Biographia Literaria, Or, Biographical Sketches of My Literary Life and Opinions, Part 1
Biographia Literaria has emerged over the last century as a supreme work of literary criticism and one of the classics of English literature. Into this volume poured 20 years of speculation about the criticism and uses of poetry and about the psychology of art. Following the text of the 1817 edition, the editors offer the first completely annotated edition of the highly allusive work.
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Coleridge's aphoristic definition of the imagination is thus: "the Laboratory, in
which Thought elaborates Essence into Existence".2 Near the beginning of the
Philosophical Lectures, Coleridge wrote : One cannot help thinking, ...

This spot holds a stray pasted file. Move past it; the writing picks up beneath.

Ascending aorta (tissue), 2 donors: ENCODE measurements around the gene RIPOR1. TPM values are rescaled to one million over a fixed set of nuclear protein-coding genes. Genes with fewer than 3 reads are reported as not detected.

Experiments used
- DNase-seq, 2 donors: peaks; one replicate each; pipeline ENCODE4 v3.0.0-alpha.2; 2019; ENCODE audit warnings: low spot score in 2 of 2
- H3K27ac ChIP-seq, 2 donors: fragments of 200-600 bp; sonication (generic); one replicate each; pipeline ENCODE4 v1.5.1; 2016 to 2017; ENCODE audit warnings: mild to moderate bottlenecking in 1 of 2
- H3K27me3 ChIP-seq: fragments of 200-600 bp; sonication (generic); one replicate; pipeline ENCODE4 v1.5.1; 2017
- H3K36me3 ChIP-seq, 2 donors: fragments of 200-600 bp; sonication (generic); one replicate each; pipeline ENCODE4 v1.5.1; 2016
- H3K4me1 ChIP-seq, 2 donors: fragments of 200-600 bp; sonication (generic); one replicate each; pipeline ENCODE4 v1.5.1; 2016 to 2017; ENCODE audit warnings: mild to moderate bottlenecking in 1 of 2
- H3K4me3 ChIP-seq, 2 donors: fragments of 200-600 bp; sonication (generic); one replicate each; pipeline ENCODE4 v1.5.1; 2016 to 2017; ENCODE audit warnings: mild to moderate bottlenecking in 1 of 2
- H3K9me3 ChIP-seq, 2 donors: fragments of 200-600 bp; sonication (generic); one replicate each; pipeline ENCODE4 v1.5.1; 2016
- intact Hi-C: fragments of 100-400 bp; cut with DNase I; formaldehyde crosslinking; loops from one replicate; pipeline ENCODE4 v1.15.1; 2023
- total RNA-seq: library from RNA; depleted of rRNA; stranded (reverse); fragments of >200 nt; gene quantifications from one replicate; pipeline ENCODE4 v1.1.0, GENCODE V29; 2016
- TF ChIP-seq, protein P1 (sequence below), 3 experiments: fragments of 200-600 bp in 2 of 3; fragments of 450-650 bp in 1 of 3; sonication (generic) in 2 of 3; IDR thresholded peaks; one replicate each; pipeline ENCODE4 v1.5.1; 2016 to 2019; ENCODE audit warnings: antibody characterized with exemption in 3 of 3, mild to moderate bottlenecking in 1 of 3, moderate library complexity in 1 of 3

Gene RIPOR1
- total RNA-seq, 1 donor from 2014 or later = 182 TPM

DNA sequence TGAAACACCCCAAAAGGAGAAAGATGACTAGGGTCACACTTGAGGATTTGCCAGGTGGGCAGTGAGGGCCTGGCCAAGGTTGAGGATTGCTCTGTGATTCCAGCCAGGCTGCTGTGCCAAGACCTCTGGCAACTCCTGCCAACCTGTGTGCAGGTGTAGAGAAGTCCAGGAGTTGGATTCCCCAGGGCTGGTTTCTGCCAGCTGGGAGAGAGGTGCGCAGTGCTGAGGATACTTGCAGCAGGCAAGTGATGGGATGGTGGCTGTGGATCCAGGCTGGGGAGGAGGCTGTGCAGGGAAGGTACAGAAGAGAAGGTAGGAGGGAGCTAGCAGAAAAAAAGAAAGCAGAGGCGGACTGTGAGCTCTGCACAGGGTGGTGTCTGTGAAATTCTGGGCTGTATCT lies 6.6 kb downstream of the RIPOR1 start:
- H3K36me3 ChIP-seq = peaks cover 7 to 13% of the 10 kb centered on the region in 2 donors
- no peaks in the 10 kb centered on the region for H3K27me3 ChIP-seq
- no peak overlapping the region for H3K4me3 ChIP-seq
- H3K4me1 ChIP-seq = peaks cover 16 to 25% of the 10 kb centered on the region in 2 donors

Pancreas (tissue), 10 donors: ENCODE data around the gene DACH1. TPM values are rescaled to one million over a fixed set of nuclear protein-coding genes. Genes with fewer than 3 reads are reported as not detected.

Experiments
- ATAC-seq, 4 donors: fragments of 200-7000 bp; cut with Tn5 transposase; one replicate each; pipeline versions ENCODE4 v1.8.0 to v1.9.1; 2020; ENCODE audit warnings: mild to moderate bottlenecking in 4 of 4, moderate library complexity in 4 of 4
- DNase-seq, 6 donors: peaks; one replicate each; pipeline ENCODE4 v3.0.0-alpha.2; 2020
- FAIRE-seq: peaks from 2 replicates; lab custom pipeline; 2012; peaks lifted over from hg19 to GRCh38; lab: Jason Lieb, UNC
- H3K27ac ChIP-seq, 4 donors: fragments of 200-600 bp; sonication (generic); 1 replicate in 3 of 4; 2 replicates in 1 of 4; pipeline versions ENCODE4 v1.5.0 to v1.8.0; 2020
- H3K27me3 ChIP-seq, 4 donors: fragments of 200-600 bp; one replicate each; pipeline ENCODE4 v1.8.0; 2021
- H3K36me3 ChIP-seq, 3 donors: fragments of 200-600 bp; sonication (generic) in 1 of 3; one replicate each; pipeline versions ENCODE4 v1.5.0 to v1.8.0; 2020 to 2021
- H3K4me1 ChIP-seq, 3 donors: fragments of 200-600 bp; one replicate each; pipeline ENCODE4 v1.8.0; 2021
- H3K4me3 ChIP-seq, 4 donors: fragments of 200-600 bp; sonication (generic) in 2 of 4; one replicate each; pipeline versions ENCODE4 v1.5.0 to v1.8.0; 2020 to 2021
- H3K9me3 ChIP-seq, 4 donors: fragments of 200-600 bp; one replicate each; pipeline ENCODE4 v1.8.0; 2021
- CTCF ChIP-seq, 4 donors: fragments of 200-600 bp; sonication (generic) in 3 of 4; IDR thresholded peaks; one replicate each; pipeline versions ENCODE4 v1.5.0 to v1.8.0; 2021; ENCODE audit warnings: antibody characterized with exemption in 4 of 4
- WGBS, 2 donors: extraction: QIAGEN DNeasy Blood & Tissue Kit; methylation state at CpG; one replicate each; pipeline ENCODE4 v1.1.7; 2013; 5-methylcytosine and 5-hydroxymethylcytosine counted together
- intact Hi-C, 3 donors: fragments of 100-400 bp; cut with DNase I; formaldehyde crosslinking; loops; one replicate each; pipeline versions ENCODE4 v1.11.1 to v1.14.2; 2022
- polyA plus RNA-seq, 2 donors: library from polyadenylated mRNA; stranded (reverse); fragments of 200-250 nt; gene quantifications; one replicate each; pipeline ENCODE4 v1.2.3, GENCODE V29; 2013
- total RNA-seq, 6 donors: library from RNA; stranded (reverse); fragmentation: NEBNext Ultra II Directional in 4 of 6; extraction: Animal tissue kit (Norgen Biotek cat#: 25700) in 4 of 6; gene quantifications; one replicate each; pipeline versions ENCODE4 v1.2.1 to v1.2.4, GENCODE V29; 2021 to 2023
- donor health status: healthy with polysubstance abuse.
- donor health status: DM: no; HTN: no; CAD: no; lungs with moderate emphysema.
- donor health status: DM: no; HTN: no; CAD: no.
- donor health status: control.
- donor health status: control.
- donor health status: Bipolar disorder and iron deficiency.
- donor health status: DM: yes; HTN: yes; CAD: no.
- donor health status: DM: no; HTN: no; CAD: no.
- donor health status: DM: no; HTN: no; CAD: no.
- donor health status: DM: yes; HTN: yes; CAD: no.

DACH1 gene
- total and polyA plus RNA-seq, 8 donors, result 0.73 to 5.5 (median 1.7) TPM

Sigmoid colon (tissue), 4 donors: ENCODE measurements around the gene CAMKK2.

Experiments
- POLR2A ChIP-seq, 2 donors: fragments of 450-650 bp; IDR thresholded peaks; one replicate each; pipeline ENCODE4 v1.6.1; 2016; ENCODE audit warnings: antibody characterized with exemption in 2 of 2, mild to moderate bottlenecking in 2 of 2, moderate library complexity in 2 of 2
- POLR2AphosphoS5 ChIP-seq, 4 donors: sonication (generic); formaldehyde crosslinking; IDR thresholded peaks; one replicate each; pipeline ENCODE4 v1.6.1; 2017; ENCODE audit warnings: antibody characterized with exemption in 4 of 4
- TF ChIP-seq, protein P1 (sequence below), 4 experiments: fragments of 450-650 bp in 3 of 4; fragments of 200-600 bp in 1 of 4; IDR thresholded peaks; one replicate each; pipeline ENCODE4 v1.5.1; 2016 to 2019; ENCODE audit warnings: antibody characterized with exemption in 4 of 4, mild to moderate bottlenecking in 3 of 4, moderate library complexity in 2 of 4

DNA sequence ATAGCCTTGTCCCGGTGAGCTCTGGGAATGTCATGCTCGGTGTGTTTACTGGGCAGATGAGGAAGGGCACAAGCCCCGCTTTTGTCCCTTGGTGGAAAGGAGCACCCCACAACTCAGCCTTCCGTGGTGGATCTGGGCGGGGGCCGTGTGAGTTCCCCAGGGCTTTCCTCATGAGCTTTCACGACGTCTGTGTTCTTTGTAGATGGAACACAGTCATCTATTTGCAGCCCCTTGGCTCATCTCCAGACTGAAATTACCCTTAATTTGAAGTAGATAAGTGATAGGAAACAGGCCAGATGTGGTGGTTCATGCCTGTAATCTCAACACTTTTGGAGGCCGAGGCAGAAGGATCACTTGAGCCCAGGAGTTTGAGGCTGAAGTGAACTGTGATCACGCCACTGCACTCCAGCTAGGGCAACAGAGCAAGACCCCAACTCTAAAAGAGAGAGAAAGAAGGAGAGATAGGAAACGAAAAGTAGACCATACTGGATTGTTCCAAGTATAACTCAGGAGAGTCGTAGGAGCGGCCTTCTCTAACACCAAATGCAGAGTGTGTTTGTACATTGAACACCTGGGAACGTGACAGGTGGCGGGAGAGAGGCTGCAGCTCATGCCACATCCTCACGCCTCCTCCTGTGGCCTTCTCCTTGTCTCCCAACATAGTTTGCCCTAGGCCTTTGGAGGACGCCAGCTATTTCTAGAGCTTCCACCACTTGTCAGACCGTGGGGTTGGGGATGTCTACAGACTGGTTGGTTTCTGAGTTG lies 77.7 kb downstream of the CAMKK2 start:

Kant's statements about the existence of free will, immortality, and the necessity
of assuming the existence of a Supreme Being — these, Coleridge felt, were of
central importance. Kant's interpreters were mistakenly creating narrow and ...
It connects, by an act, the existence of matter with the essence of ideal forms. In
fact, it shapes the matter in the process of evolving an ideal or intellectual form.
Therefore, "The rules of the IMAGINATION are themselves the very powers of ...
... exist in all.3 The poetic or secondary imagination becomes the fullest exercise
of the self and of its inner powers. It is "the free-will, our only absolute self, that
controls and directs the creative activity of art.4 This gives poetry — and all
... the artwork of God.1 Definite similarities exist between this view of the
philosophic imagination in Coleridge (and his relating of this level of imagination
to perception, art, and religion) and the concept of "intellectual intuition" or "